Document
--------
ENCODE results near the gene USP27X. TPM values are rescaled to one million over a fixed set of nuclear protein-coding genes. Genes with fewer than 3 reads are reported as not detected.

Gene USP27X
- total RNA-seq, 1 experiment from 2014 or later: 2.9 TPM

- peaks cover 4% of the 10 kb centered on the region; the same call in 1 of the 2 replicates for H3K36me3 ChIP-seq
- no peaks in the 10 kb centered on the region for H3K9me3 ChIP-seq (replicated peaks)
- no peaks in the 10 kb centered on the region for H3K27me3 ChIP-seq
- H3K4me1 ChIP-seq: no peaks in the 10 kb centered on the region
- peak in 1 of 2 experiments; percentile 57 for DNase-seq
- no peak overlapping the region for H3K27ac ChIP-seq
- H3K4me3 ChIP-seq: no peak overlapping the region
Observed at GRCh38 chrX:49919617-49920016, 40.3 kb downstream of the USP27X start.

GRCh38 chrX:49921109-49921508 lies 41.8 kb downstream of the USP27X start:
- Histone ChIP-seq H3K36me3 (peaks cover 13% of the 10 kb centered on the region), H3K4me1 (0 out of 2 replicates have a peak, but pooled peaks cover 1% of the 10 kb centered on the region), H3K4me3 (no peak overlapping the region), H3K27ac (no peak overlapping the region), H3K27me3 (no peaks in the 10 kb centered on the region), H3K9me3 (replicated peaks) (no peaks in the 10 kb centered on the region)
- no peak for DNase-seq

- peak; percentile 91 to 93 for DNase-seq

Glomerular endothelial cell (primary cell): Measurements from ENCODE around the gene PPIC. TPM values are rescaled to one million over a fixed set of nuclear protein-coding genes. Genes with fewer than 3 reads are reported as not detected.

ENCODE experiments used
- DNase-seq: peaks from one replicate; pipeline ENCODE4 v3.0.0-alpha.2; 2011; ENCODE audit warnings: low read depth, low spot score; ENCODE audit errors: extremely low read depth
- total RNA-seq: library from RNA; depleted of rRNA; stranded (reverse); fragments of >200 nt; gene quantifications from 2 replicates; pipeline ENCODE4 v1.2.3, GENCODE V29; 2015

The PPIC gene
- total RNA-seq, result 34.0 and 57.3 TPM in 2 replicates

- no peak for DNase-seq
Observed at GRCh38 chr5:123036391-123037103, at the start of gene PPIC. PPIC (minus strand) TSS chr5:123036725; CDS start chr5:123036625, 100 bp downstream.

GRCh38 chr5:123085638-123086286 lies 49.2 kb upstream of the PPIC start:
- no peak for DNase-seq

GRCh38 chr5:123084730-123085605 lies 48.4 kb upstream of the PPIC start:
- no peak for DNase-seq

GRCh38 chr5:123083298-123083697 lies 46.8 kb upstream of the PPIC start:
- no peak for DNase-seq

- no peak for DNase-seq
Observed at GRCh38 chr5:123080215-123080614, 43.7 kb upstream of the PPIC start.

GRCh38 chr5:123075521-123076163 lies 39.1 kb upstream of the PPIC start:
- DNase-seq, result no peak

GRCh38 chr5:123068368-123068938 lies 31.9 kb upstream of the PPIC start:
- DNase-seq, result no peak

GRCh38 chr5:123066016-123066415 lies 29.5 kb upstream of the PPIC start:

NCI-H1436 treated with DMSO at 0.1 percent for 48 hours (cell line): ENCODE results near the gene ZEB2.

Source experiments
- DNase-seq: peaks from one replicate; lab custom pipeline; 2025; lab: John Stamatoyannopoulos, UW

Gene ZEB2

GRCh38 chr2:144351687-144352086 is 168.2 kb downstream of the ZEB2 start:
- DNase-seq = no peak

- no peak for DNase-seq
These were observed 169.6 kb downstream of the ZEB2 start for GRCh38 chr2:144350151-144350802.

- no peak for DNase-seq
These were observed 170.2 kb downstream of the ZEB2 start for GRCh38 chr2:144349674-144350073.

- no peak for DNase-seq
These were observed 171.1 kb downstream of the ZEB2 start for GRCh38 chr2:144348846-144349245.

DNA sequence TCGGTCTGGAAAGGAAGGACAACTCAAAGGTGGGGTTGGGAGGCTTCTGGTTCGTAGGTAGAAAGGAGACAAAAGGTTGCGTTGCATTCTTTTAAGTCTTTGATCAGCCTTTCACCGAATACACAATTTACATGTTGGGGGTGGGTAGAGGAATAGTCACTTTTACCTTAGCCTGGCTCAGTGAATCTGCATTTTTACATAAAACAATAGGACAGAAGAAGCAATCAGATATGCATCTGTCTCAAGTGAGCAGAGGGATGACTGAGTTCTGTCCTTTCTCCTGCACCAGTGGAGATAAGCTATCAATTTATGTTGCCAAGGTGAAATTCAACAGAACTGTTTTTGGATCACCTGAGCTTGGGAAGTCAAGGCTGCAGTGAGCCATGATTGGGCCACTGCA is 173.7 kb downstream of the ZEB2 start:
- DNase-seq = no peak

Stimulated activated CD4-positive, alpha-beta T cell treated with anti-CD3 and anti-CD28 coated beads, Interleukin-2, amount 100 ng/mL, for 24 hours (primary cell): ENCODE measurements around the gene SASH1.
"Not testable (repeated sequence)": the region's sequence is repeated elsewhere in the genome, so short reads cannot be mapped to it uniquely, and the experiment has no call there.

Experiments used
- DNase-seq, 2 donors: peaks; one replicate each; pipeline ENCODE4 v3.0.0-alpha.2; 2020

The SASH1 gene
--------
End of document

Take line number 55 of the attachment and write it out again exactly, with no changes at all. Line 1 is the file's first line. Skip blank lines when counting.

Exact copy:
The SASH1 gene